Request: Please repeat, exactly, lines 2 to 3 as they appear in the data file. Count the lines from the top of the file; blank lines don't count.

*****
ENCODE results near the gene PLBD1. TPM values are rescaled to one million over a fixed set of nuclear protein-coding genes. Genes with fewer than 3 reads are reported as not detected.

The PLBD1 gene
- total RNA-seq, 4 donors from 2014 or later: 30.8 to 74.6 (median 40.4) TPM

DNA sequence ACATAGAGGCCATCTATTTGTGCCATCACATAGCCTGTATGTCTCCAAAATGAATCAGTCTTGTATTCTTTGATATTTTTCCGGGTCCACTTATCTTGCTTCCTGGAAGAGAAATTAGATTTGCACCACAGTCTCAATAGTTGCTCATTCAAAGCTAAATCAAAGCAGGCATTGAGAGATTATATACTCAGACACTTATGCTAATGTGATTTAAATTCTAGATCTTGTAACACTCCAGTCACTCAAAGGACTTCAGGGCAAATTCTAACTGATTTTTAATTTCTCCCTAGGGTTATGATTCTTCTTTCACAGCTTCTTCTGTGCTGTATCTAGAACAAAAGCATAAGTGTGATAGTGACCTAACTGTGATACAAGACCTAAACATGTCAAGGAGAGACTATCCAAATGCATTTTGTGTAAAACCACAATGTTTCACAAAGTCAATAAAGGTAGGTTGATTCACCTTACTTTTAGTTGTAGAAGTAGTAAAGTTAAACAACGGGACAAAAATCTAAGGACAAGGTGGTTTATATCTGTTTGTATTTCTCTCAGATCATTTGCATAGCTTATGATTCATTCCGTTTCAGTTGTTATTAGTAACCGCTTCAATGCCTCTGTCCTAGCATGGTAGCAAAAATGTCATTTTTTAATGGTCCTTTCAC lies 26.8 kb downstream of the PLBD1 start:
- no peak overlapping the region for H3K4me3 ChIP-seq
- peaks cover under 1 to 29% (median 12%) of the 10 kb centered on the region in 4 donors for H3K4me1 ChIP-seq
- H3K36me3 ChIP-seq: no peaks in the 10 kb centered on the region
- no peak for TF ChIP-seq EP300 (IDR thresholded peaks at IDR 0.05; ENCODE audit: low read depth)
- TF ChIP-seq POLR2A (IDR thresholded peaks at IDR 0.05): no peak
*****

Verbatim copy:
The PLBD1 gene
- total RNA-seq, 4 donors from 2014 or later: 30.8 to 74.6 (median 40.4) TPM